Neither rain, nor sleet nor hail nor snow . . .

When I took my time yesterday morning making my way to MOMA to be there when the doors opened at 11 AM, I had no idea I was going to have to stand in a line that wrapped clear around the big city block and stand in the pouring rain.  But I did it.  And once I got inside and had my ticket and walked into the Picasso print exhibition it was the last thing on my mind despite the fact that my shoes squeaked and sloshed when I walked and I was frozen to the bone.   It was incredible and I spent so much time with my nose as close as it could get to the prints without breaking any museum protocol.

And then of course there were other galleries filled with  Rothkos and Rauschenbergs and Warhols and Motherwells and a good dose of all the art that was ever in any second survey class's section on 20th century art and the Gardner text right before my eyes -  not to mention the Wm. Kentridge exhibition and all of those prints.  Exhausted and overloaded I took a cab to the Neue Museum to see the Otto Dix exhibition including his entire Der Krieg series of prints which was devastatingly riveting!  A few Klimts and my favorite Egon Shiele brightened the sullen mood. Then a late, but delicious lunch in the  Neue's Viennese Cafe  and with an hour and a half to spare, I  dashed to the Guggenheim, braved another queue in the rain and squeaked into this modern ziggerat's exhibitions and then dragged my you know what and about 150 pounds of books to Grand Central to meet my niece.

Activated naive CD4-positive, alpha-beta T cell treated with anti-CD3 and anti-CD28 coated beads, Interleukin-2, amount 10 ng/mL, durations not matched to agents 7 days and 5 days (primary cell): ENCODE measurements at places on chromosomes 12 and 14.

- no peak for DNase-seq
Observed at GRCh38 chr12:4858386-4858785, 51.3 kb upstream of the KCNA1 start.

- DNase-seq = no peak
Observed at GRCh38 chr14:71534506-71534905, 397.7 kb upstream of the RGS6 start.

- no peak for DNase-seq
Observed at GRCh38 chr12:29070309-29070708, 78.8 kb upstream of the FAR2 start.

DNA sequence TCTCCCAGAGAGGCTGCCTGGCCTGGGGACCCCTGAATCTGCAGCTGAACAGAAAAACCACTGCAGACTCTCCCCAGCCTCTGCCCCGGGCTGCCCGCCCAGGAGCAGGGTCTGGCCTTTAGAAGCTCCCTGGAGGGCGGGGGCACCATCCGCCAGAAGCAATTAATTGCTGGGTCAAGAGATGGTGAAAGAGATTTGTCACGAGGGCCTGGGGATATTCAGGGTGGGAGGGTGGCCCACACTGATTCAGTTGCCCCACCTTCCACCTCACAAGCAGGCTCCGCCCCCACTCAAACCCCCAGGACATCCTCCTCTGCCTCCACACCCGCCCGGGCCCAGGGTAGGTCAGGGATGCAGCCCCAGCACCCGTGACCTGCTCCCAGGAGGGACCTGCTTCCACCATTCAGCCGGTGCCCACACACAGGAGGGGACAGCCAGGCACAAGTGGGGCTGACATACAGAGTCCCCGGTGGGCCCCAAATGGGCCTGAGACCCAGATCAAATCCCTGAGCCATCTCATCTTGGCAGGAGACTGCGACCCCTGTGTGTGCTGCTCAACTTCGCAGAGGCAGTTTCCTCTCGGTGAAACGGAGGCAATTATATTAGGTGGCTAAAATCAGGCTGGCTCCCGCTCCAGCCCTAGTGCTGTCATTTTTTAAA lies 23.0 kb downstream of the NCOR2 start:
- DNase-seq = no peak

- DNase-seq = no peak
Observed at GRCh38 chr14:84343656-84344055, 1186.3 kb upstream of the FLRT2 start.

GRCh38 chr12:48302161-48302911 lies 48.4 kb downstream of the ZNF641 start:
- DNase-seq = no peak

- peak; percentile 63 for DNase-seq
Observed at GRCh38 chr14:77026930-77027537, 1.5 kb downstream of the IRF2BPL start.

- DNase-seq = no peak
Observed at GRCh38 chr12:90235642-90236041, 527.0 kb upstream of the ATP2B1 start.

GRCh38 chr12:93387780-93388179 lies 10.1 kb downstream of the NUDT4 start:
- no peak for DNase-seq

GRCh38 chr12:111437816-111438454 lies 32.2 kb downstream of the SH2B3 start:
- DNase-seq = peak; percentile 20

So, I was wondering . . . do you think Picasso, Dix or Kentridge were ever in a print exchange?

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